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It's refreshing to hear so much positive discussion about PLC's. What we're finding in our middle school is that there is genuine interest among teachers who currently work together in teams to extend their collaboration to create a complete PLC model. However, the barriers seem enormous. We get very inconsistent messages from school administrators. In superficial discussions the formation of PLC's is encouraged and applauded. When the discussion turns to the level of administrative support for the time, effort and education necessary to properly prepare the stakeholders, we see those barriers more clearly.

We have been waiting for a district-wide initiative to green light the PLC initiative. Getting such a commitment through school administration has been so difficult that many interested teachers have lost their enthusiasm and fear that they will invest the effort only to have the administration change direction before the PLC had been fully implemented and begun to yield meaningful data. The concept of not waiting for 100% buy-in is compelling. There is a core of teachers that are formally collaborating already. Is it feasible to create a PLC on a small scale, control the immediate and foreseeable barriers, and collect meaningful data with the goal of demonstrating to school and district administrators the effectiveness of a PLC on such a scale?

In short, does culture eat strategy for lunch or can sound strategy change culture?

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My school district just started having time for PLC's this year. I feel like it is a great oppurtunity for the teachers in my school to get together and discuss how to improve student learning. Now that we have it started we are coming across with some problems. The main problem we have is with removing barriers. They have found 45 minutes every two weeks for us to meet during the school day with no students. This is not enough time. We can barely get anything going in 45 minutes and as soon as the time is up teachers get up and leave because they do not want to use non-contract time. Then we have to wait two weeks to get together again and finish the discussion. Another problem is the administration giving us things to do for them during this time so we really do not have time to focus on student learning like we need to. I know it takes time to get these things going like they should but I would love to hear how other districts have solved these problems so I can bring some ideas to my school.
Thank you for the help.

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At present I am a graduate student in the Master's program. My professor had this website on the list to "check out". I was wondering, it seems most of the PLC are in the southern portion of the state of Florida. I am in the North Central part of Florida. I have checked with some collegeaues about PLC and some like the idea but realize it is difficult in rural area schools with one teacher teaching one subject i.e. middle/high school students. In the middle school we gather together i.e. all the Social Studies teacher for grades 6-8 during our planning period and discuss problems, up and coming things, district needs, parent meetings and so forth. In this fashion the teachers are not isolated, and have others to assist or give ideas. We had a behavior problems with the sixth graders and gathered together, planed a positive behavior reward progam, and since implemented it has shown an improvement, slowly, but positive. Any suggestions?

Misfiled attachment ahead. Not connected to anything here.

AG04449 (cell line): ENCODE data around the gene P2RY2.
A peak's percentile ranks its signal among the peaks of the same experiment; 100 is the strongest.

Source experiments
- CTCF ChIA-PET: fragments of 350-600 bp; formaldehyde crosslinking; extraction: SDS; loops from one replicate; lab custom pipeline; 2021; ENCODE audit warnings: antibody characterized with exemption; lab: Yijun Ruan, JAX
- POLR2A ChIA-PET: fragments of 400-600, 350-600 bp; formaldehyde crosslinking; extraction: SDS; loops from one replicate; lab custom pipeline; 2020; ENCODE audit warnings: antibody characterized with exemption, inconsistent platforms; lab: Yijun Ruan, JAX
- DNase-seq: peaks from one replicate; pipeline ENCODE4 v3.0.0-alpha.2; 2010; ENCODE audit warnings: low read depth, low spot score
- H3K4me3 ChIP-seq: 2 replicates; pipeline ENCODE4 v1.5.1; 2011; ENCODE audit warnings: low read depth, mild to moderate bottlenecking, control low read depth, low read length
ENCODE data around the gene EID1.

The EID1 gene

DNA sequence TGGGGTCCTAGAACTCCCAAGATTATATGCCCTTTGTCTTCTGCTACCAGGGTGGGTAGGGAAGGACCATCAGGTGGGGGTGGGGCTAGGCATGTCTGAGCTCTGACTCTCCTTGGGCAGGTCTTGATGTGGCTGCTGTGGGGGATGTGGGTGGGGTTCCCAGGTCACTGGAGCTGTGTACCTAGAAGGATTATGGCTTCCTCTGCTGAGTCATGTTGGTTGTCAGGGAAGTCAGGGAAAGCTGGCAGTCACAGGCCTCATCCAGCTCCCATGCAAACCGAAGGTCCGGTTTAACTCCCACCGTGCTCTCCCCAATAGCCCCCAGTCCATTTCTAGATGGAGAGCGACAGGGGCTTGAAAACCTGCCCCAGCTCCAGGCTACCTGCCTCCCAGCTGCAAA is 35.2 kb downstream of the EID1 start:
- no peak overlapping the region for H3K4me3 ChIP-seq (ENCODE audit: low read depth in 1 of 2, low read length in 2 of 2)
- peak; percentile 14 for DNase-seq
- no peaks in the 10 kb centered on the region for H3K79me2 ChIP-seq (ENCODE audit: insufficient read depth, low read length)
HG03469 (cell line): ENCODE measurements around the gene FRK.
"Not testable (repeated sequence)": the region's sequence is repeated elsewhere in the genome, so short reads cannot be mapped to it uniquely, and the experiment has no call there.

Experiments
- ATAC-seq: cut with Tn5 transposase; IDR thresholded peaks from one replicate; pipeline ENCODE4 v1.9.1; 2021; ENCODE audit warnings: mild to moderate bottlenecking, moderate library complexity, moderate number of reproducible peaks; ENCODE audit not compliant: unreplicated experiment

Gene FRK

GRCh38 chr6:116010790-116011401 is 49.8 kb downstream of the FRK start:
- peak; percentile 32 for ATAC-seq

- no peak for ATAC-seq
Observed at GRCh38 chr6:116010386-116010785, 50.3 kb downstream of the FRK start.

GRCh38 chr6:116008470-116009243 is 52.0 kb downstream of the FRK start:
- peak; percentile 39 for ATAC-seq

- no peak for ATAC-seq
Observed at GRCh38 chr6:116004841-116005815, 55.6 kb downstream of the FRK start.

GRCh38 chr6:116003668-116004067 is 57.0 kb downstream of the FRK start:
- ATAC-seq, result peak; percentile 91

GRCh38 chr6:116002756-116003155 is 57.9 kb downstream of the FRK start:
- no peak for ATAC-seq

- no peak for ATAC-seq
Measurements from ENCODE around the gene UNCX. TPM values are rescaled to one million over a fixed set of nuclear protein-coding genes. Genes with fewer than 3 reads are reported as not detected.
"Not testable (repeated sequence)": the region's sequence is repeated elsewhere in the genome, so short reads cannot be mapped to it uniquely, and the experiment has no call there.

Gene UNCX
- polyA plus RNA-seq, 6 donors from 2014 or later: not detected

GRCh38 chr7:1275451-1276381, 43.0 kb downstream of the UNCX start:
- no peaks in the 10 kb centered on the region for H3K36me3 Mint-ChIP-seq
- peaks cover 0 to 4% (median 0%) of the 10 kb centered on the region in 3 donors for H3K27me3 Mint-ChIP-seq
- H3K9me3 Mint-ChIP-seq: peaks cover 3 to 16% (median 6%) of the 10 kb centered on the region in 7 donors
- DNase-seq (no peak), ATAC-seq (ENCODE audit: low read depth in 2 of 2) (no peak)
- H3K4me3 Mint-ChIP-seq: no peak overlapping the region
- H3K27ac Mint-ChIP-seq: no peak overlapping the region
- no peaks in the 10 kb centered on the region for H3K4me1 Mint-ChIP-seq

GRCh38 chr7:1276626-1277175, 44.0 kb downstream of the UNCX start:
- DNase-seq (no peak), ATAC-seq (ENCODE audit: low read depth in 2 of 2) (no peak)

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Your school may not be a PLC – yet; but as you indicated, by seeing the benefits of collaboration and by noticing the small, positive changes in your culture, your school is off to a great start!

I recommend you establish a guiding coalition to lead and support this initiative throughout your journey. You may want to consider investing in some of the Solution Tree tools and resources - many are free! A great outline of when to take what steps along the journey can be found in Solution Tree's "The Journey to Becoming a Professional Learning Community™" by Janel Keating, Robert Eaker, Richard DuFour, and Rebecca DuFour. This great tool reminds teams of the importance of developing a strong cultural foundation first and regularly celebrating team and individual efforts along the way before moving into the higher-level components of PLC cultures (e.g., developing collaborative teams, creating and using common formative assessments, etc.). The downfall of many struggling or unsuccessful PLCs has been starting with the more sophisticated, higher-level PLC concepts before teams have learned to work together. It is critical to develop and nurture relationships, trust, and communication before setting out on the more challenging aspects of the journey. Good luck!